Homeland Security Expert Tom Ridge Discusses Threats in Sochi

The former U.S. Department of Homeland Security secretary participates in a panel on terrorist risks at the Winter Olympics.

Tom Ridge
Tom Ridge, the first secretary of the U.S. Department of Homeland Security, participates in a panel organized by Director of George Washington University’s Homeland Security Policy Institute Frank Cilluffo.
February 02, 2014

By Julyssa Lopez

The 2014 Winter Olympics in Sochi are just a week away—but as the excitement builds worldwide, the threat of terrorism looms over the event, potentially overshadowing the competition that boasts so much international pride.  

Recent reports draw attention to Russia’s history of battling terrorist attacks, particularly with the Caucasus Emirate, and two recent suicide bombings in the country have only exacerbated the situation. Russian security forces are also reportedly searching for “black widows,” women linked to Islamist militant groups suspected of planning insurgent activities.

To address the mounting concerns, Director of George Washington University’s Homeland Security Policy Institute Frank Cilluffo convened the panel discussion “Terrorist Threats and Risks to the Sochi Winter Olympics” to analyze the issues Russia faces and what the U.S. can do to protect its athletes and spectators. Tom Ridge, the first secretary of the U.S. Department of Homeland Security and the homeland security adviser to President George W. Bush following 9/11, joined the conversation, along with Matt Bettenhausen, vice president and chief security officer of AEG Worldwide, and Bruce Hoffman, director of Georgetown University’s Center for Security Studies Program.

“It’s unfortunate that all the stories aren’t about the hard work that the athletes have put in to be able to compete in these games—unfortunately, there are some legitimate and sobering security concerns,” Mr. Cilluffo said in opening remarks.

Mr. Ridge, who helped organize the Winter Olympics in Salt Lake City just five months after 9/11, said a major challenge in Sochi has been Russia’s unwillingness to share information with countries participating in the event. Russia has also been uncooperative about using best practices and technology from other countries, which might lead to difficulty incorporating additional security and operational measures.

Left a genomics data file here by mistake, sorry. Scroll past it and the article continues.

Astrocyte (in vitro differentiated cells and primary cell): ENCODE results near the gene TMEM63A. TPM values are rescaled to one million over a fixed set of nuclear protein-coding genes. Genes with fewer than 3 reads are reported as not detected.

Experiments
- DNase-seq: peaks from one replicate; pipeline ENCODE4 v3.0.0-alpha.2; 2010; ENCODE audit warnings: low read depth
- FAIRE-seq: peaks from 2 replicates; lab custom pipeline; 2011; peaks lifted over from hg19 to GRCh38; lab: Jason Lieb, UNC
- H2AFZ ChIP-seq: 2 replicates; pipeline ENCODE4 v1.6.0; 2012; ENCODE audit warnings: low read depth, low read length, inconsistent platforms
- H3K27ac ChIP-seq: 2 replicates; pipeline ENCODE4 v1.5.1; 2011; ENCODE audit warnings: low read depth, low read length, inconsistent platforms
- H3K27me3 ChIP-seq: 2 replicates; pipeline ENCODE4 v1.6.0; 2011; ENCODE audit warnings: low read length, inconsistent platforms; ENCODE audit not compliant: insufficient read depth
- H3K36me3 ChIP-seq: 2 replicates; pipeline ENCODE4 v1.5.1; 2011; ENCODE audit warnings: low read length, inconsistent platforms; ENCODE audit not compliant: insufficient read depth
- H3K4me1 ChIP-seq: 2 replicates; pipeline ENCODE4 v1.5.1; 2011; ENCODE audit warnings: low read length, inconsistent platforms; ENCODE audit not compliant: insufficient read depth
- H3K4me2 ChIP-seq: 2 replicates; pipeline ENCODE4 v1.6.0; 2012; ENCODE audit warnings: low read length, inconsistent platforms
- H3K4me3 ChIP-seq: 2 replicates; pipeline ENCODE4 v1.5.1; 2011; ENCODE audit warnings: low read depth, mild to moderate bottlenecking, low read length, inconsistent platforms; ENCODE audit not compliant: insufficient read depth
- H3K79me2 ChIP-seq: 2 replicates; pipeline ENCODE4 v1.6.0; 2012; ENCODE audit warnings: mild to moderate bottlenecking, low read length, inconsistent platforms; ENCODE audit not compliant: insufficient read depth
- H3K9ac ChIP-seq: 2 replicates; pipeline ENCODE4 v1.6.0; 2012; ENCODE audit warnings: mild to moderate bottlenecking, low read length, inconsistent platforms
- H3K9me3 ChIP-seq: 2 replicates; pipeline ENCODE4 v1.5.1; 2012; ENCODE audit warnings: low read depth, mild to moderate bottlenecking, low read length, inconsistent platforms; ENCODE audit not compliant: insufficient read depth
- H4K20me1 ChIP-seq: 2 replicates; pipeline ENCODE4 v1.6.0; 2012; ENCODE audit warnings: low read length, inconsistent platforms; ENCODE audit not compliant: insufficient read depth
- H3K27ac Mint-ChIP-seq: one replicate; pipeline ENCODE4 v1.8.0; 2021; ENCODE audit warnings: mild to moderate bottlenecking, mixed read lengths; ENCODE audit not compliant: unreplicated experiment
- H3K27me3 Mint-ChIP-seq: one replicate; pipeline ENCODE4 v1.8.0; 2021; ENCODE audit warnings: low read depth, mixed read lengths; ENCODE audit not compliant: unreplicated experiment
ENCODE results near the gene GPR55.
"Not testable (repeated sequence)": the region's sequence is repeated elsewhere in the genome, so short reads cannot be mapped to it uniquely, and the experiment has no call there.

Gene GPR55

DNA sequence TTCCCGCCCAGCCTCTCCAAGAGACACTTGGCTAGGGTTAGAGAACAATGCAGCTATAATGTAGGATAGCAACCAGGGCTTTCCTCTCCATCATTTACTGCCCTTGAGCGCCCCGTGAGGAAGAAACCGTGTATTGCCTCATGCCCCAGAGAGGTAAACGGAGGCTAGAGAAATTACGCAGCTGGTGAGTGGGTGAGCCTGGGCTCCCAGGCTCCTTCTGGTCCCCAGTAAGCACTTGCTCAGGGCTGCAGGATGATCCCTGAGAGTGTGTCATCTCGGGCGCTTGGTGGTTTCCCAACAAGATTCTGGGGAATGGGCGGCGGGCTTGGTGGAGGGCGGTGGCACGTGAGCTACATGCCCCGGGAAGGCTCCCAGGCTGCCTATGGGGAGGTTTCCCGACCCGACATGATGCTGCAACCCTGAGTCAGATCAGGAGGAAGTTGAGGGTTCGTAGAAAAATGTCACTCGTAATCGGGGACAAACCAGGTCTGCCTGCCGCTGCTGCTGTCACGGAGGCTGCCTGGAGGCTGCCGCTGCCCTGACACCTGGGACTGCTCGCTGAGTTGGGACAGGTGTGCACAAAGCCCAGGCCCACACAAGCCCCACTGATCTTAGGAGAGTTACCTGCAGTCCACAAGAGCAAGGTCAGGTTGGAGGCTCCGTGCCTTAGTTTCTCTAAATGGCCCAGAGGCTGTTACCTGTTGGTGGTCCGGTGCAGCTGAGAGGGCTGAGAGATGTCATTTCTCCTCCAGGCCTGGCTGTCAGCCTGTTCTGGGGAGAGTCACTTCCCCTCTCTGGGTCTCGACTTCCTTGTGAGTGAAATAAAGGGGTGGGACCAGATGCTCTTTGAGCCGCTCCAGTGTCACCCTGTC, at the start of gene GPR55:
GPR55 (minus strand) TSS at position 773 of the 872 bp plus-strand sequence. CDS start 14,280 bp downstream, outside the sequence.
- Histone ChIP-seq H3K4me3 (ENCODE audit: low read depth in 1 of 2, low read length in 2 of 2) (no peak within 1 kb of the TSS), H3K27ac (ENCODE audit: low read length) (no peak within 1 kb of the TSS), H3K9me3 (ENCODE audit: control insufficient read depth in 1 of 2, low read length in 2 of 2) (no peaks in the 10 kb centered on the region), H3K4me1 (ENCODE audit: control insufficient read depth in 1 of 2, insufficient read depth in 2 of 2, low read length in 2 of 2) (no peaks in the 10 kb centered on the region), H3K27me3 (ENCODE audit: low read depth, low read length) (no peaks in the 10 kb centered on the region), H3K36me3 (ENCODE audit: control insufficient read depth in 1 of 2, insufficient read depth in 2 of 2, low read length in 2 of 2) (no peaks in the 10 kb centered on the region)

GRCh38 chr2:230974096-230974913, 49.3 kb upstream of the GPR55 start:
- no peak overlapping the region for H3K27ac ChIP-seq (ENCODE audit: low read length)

“I knew a lot that was going on in 2002,” Mr. Ridge said. “I don’t know much more than what I read in regard to Sochi.”

Russia’s president, Vladimir Putin, has described a “ring of steel” he’s created around the Olympic villages and venues, which includes 100,000 security personnel, ground-to-air missile systems and drones and attack helicopters. Mr. Ridge said he believes the Russian government has done its best to create an “impenetrable” security system in Sochi—but other areas could be attacked. Because Sochi is in an isolated part of the country, transportation routes or rails connecting to the well-protected city will be crowded, creating vulnerable targets.

“If I’m thinking like a terrorist and I want to make a statement at the games, I don’t have to do it in Sochi. The villages and venues are in good shape, but Russia is a big country,” Mr. Ridge said.

The Russian government must also ensure all personnel are safely accredited to prevent terrorists from sneaking into the event. Mr. Bettenhausen explained that it is important to secure not just employees hired to work at the competitions but those in housing, hotel and other facilities.

Mr. Cilluffo pointed out that like in the Boston Marathon bombings, there is the possibility of “homegrown” terrorists—insurgents who hold legitimate passports and have received training in Syria or other neighboring countries. The panelists explained that terrorists likely have had time to prepare, describing a type of “Darwinism” that occurs: The longer terrorists survive, the more time they have to sharpen their abilities to be evasive and operationalize attacks.

Dr. Hoffman described the violence of the 1972 Summer Olympics in Munich, during which 11 Israeli athletes and coaches and a German policeman were killed by members of a Palestinian terrorist organization. Like in Munich, an attack in Sochi would puncture the pride of an entire country—and a leader who is already reviled by some Russians after coming into power during the second Chechen War. Russia may also face the rancor of organizations opposing Syria’s President Bashar al-Assad, whom the country has supported as an ally.

Mr. Ridge added that the country has been battling fundamentalist organizations for a long time, but the glamor of the Olympics heightens their visibility. He said that because terrorists have put threats on people’s minds, they have already succeeded in their goal of creating a climate of fear and anxiety.

“The terrorists already begin to win the battle because we’re having this conversation,” Mr. Ridge said.

The panelists agreed that terrorism isn’t the only threat in Sochi—the city must be prepared for hazards and natural disasters, including earthquakes, floods and avalanches. Every possible crisis must have a contingency plan in place.

Despite the threats, each of the panelists agreed that if they had the opportunity to attend the event, they would take security measures—like noting the locations of U.S. embassies—and go.

“Is there a risk? Yes. Does it seem to be higher than at other Olympics? It does. There is a risk, but frankly, if I enjoyed winter sports, I’d go,” Mr. Ridge said.